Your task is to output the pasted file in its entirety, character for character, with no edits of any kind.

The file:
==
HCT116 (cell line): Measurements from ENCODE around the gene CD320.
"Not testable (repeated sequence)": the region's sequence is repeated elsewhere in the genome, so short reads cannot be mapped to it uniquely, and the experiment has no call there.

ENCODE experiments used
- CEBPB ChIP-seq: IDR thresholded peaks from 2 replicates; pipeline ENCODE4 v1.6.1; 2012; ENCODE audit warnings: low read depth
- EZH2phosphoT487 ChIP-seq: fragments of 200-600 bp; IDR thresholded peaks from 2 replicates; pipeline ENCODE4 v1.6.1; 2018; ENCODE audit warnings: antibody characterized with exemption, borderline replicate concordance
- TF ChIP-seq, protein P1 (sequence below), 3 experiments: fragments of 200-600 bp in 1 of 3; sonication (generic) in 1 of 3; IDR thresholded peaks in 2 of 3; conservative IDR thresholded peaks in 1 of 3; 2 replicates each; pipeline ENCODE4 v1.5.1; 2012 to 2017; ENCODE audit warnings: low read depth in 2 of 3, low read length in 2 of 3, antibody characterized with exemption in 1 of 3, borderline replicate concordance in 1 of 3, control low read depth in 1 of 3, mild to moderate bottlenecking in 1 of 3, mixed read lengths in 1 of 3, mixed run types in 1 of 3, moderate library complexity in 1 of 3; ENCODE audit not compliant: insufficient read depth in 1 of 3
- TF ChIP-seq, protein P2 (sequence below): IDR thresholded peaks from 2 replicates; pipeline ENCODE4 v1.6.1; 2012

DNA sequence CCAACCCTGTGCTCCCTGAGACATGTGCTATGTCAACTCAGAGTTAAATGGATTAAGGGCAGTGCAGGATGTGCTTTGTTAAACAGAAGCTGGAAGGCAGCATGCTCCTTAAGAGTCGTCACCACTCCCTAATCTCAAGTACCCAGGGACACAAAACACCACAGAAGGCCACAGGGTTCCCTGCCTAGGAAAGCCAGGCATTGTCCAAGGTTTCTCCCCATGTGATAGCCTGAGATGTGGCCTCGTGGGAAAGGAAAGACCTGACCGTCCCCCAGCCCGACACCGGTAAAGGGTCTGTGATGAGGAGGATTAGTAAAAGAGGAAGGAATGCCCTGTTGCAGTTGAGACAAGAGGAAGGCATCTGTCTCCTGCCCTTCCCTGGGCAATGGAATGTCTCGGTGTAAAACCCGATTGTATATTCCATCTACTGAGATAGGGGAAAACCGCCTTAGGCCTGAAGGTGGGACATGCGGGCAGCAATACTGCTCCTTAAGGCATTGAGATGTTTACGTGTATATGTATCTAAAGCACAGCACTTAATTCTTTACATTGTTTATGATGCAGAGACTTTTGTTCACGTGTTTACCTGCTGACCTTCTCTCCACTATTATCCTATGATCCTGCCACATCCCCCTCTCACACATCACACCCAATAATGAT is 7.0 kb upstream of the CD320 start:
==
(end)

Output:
HCT116 (cell line): Measurements from ENCODE around the gene CD320.
"Not testable (repeated sequence)": the region's sequence is repeated elsewhere in the genome, so short reads cannot be mapped to it uniquely, and the experiment has no call there.

ENCODE experiments used
- CEBPB ChIP-seq: IDR thresholded peaks from 2 replicates; pipeline ENCODE4 v1.6.1; 2012; ENCODE audit warnings: low read depth
- EZH2phosphoT487 ChIP-seq: fragments of 200-600 bp; IDR thresholded peaks from 2 replicates; pipeline ENCODE4 v1.6.1; 2018; ENCODE audit warnings: antibody characterized with exemption, borderline replicate concordance
- TF ChIP-seq, protein P1 (sequence below), 3 experiments: fragments of 200-600 bp in 1 of 3; sonication (generic) in 1 of 3; IDR thresholded peaks in 2 of 3; conservative IDR thresholded peaks in 1 of 3; 2 replicates each; pipeline ENCODE4 v1.5.1; 2012 to 2017; ENCODE audit warnings: low read depth in 2 of 3, low read length in 2 of 3, antibody characterized with exemption in 1 of 3, borderline replicate concordance in 1 of 3, control low read depth in 1 of 3, mild to moderate bottlenecking in 1 of 3, mixed read lengths in 1 of 3, mixed run types in 1 of 3, moderate library complexity in 1 of 3; ENCODE audit not compliant: insufficient read depth in 1 of 3
- TF ChIP-seq, protein P2 (sequence below): IDR thresholded peaks from 2 replicates; pipeline ENCODE4 v1.6.1; 2012

DNA sequence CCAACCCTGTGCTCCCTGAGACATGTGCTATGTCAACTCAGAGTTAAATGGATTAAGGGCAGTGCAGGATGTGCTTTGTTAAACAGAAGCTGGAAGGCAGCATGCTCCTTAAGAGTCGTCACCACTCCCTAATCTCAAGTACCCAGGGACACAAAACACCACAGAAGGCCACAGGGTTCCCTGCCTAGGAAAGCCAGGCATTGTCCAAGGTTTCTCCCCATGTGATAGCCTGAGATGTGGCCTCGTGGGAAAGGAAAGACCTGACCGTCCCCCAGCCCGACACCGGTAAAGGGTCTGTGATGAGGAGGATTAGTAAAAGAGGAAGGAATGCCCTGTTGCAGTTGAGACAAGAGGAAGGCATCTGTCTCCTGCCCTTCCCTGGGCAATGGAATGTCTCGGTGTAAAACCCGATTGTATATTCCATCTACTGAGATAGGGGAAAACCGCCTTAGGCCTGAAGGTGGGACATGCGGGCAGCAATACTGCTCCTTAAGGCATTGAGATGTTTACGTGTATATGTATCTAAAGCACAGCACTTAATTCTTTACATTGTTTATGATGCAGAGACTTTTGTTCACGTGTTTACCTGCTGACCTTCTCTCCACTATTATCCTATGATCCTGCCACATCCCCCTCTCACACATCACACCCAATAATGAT is 7.0 kb upstream of the CD320 start: